Irani Cafes are considered a haven for many a struggling writer in Mumbai. It's not uncommon to find a play produced in Mumbai, set in one. Or perhaps a short story where all the action happens in an Irani Café. Many a Bollywood script set in Mumbai is incomplete without the hero and his friends trying to wangle a free meal from the stereotypical Iranian proprietor of a café.
An Irani Café is characterized by tall ceilings, mirrored columns, checked tablecloths, bent-wood chairs, and the usual Irani Café fare – tea, snacks, biscuits and dessert. The Irani tea is a milky, sweet well-spiced cuppa with a mint-flavoured variation. 'Bun maska' is buttered bun that is dipped in the tea and eaten. Kheema Pav (mince with bun) is another favourite of the regulars, as is the Mawa Cake (cake with a hint of nutmeg). Akoori is scrambled eggs made using liberal measures of spice, onions and coriander leaves. There are also the usual omelettes, sandwiches and almost always, exceptionally good dessert.
For most people who've lived many decades in Mumbai, a trip to an Irani Café is more habit than occasional visit. A friend reminisced about accompanying her father to an Irani café every Sunday for breakfast. An interesting piece of trivia she shared about Irani cafes is that they were usually located in the corner of a building, at the junction of two roads – a location not considered auspicious by shop keepers of other communities. The Iranians had no such beliefs and probably saw the location as profitable for the same reason – twice the amount of business at a junction.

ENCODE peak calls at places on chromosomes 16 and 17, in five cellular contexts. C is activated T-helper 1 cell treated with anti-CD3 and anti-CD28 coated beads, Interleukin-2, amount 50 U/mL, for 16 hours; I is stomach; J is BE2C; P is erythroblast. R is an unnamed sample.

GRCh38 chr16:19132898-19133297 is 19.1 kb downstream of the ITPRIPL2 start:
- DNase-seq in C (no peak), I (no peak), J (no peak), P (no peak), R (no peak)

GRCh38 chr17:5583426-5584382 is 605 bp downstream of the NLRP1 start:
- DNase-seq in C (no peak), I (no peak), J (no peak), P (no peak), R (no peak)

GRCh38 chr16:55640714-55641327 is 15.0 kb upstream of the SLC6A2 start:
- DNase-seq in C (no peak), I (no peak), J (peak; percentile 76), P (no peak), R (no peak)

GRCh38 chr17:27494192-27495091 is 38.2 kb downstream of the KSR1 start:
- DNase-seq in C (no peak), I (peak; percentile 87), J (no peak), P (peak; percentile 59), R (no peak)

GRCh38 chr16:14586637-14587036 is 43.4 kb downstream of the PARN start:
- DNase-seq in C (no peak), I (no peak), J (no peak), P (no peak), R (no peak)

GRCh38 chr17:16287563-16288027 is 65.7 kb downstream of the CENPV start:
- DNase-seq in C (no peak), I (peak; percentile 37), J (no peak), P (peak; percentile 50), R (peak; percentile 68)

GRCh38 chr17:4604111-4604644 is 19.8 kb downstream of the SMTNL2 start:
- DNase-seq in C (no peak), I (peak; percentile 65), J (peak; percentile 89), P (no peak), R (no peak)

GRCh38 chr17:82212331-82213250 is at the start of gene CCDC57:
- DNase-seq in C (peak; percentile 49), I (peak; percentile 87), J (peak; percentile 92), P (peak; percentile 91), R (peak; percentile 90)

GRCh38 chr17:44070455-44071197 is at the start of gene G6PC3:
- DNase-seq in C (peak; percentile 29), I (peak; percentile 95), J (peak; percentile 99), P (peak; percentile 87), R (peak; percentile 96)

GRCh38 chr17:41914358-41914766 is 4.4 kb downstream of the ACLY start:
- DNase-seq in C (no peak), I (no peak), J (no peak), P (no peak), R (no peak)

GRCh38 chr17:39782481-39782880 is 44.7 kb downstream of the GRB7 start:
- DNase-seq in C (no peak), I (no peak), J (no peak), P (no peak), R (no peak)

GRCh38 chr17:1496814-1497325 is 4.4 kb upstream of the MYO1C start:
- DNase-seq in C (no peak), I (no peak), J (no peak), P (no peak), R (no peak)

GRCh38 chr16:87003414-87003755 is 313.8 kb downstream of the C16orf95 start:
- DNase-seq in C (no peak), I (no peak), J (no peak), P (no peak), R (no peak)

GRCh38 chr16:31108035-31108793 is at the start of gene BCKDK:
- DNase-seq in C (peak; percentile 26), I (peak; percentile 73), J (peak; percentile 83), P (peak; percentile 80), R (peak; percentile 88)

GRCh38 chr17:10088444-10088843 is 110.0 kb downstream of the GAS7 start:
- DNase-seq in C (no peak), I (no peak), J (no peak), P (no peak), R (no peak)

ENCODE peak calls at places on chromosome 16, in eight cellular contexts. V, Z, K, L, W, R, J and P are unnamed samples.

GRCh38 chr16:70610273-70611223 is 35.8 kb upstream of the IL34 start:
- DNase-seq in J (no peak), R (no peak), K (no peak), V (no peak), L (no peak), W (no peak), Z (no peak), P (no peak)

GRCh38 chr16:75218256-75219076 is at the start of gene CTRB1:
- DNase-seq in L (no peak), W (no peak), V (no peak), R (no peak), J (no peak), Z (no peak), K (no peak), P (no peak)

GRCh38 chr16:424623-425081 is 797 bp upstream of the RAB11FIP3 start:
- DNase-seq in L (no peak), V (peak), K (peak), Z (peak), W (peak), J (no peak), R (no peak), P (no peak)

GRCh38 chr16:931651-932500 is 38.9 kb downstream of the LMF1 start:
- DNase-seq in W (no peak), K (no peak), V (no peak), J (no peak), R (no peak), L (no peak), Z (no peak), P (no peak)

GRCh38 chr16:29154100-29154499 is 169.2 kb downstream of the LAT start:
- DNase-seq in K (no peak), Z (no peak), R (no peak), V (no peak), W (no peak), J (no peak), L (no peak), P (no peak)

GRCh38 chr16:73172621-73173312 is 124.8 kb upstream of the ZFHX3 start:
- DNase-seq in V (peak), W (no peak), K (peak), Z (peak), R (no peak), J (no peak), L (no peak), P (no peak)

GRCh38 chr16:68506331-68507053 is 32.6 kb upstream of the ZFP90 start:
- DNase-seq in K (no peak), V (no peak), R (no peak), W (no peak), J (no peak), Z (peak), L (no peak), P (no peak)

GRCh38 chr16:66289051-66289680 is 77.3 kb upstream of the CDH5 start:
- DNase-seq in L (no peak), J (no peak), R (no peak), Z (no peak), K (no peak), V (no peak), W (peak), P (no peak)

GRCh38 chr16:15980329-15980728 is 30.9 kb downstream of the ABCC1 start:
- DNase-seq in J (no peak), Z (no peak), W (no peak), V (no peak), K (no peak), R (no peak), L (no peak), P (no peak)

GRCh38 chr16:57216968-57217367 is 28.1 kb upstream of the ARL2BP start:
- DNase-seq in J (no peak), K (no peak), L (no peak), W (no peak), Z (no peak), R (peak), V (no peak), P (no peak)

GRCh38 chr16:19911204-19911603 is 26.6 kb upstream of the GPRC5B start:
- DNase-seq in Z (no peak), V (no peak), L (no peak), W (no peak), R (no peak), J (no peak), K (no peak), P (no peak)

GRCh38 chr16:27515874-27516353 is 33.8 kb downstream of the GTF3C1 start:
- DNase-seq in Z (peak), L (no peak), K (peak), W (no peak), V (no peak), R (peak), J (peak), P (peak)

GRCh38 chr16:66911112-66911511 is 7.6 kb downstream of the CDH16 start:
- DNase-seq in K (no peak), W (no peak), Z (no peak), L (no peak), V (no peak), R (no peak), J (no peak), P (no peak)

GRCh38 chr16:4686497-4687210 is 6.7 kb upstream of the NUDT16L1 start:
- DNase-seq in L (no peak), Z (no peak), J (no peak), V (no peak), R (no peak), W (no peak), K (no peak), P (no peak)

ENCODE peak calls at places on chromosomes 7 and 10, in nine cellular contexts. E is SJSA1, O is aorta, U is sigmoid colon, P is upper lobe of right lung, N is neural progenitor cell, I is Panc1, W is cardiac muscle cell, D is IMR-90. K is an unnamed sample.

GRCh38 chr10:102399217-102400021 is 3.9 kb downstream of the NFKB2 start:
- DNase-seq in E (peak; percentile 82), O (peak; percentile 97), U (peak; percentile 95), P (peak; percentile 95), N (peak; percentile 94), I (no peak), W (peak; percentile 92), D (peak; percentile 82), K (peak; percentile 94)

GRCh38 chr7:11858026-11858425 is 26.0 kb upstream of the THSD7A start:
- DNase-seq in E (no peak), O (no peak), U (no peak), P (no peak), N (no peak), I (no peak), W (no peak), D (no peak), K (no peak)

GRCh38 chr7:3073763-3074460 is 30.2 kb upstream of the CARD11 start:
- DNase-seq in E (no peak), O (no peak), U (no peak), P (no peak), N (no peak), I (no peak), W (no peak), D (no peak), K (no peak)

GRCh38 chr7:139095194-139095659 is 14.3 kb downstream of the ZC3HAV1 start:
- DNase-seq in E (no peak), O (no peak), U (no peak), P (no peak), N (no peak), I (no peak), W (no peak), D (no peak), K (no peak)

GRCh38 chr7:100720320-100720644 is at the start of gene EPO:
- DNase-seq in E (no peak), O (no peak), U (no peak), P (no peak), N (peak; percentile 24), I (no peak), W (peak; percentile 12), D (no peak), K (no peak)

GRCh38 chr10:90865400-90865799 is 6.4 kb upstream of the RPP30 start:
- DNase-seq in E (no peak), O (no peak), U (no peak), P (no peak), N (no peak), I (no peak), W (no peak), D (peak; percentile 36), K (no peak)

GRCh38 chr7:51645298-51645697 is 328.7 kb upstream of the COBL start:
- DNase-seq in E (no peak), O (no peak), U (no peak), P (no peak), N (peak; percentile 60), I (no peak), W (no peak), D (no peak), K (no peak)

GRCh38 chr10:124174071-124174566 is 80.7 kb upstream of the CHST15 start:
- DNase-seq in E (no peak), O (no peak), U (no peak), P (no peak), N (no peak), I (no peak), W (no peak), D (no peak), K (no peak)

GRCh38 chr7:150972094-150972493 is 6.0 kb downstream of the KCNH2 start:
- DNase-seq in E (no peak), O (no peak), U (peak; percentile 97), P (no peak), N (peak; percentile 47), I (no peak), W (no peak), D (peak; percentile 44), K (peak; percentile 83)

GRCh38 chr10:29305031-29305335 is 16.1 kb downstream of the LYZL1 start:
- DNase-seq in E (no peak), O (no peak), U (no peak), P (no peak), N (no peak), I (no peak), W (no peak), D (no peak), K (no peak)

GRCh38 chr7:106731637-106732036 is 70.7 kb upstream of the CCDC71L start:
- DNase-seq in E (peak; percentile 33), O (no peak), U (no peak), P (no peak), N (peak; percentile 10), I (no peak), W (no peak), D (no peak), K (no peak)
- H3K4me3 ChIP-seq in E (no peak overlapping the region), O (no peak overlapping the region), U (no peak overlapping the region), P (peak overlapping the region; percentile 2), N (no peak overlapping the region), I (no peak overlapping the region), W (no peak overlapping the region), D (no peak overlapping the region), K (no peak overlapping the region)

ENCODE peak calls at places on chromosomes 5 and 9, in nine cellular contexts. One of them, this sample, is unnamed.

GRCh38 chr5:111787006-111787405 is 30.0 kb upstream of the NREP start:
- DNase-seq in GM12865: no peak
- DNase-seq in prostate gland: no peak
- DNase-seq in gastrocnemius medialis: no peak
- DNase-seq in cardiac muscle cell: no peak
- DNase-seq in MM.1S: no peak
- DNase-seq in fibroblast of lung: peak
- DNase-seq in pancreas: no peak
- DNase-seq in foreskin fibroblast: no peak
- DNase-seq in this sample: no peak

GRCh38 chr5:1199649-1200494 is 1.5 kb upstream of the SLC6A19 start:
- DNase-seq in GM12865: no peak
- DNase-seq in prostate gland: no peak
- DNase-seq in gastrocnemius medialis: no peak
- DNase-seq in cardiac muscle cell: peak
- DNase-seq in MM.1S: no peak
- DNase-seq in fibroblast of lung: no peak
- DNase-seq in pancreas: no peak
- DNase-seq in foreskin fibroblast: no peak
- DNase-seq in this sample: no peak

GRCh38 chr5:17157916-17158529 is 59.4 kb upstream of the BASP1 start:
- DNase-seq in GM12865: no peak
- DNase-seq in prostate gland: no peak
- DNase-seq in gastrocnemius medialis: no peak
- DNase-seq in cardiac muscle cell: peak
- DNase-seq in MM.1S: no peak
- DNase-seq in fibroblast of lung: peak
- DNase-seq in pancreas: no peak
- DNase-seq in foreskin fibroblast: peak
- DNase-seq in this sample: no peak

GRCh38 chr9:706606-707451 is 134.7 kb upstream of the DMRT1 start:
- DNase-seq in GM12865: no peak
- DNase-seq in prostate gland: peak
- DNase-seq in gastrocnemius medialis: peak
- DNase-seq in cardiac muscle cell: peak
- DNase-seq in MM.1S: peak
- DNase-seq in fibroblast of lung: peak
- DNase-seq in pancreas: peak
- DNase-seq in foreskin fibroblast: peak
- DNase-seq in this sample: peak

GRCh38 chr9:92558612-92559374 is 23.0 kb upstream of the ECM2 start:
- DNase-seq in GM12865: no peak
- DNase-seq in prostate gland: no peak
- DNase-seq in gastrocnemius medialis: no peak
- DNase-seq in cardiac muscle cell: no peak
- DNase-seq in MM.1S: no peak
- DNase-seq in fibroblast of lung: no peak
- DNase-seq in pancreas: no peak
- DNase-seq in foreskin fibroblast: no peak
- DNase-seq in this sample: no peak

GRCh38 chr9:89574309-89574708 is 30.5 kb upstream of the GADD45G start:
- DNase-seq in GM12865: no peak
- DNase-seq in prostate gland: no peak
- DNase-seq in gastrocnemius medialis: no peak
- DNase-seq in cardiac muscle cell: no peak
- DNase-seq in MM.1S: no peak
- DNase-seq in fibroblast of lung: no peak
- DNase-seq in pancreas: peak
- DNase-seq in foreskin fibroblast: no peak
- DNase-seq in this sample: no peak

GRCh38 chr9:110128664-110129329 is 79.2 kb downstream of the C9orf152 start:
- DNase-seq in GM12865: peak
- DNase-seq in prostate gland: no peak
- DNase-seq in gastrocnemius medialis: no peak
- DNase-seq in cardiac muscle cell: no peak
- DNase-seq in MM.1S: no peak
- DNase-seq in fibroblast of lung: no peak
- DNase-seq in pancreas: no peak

However, Irani Cafes are a dying cultural entity in Mumbai today. Some, like Bastani's have closed down due to differences that arose among the partners. When the old proprietors of some Cafes passed away, their children were reluctant to take on the mantle of running the place when better job prospects in corporate India and abroad beckoned. Some Cafes have become beer-bars. Others have become upscale restaurants.
An Irani Café like Kyani's at the Metro Cinema junction has survived almost unchanged in over hundred years of being in business, with prices as low as Rs. 10 for a tea and mawa cake. The proprietor Aflatoon K. Irani had applied for and got a liquor-serving permit, but never actually collected it as he realized that the place would no longer be a draw for families. So, students drop by to get an inexpensive sandwich, elderly uncle-types sit by themselves reading the paper occasionally taking noisy sips of the mint tea, mothers usher in children for a quick after-school Black Forest Pastry treat and businessmen close deals over aromatic kheema pav.
Pic by author
An edited version of this article was published in the September 2007 issue of At A Glance.